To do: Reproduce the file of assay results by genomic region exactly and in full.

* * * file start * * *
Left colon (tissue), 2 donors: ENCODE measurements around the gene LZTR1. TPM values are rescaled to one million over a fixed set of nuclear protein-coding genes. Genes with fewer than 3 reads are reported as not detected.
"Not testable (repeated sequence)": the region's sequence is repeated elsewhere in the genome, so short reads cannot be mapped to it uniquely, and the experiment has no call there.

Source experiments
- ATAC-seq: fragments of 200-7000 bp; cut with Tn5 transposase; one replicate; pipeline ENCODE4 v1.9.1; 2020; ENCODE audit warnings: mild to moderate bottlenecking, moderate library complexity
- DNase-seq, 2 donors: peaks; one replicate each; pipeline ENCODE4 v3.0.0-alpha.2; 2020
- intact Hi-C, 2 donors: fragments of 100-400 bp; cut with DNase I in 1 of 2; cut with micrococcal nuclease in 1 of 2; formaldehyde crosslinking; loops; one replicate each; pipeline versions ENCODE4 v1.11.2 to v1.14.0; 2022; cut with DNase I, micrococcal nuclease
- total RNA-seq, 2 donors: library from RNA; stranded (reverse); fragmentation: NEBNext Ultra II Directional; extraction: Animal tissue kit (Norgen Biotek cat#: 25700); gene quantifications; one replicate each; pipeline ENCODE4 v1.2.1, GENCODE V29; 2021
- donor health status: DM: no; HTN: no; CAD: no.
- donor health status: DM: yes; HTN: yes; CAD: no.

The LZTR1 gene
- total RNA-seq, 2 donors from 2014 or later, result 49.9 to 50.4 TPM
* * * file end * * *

Left colon (tissue), 2 donors: ENCODE measurements around the gene LZTR1. TPM values are rescaled to one million over a fixed set of nuclear protein-coding genes. Genes with fewer than 3 reads are reported as not detected.
"Not testable (repeated sequence)": the region's sequence is repeated elsewhere in the genome, so short reads cannot be mapped to it uniquely, and the experiment has no call there.

Source experiments
- ATAC-seq: fragments of 200-7000 bp; cut with Tn5 transposase; one replicate; pipeline ENCODE4 v1.9.1; 2020; ENCODE audit warnings: mild to moderate bottlenecking, moderate library complexity
- DNase-seq, 2 donors: peaks; one replicate each; pipeline ENCODE4 v3.0.0-alpha.2; 2020
- intact Hi-C, 2 donors: fragments of 100-400 bp; cut with DNase I in 1 of 2; cut with micrococcal nuclease in 1 of 2; formaldehyde crosslinking; loops; one replicate each; pipeline versions ENCODE4 v1.11.2 to v1.14.0; 2022; cut with DNase I, micrococcal nuclease
- total RNA-seq, 2 donors: library from RNA; stranded (reverse); fragmentation: NEBNext Ultra II Directional; extraction: Animal tissue kit (Norgen Biotek cat#: 25700); gene quantifications; one replicate each; pipeline ENCODE4 v1.2.1, GENCODE V29; 2021
- donor health status: DM: no; HTN: no; CAD: no.
- donor health status: DM: yes; HTN: yes; CAD: no.

The LZTR1 gene
- total RNA-seq, 2 donors from 2014 or later, result 49.9 to 50.4 TPM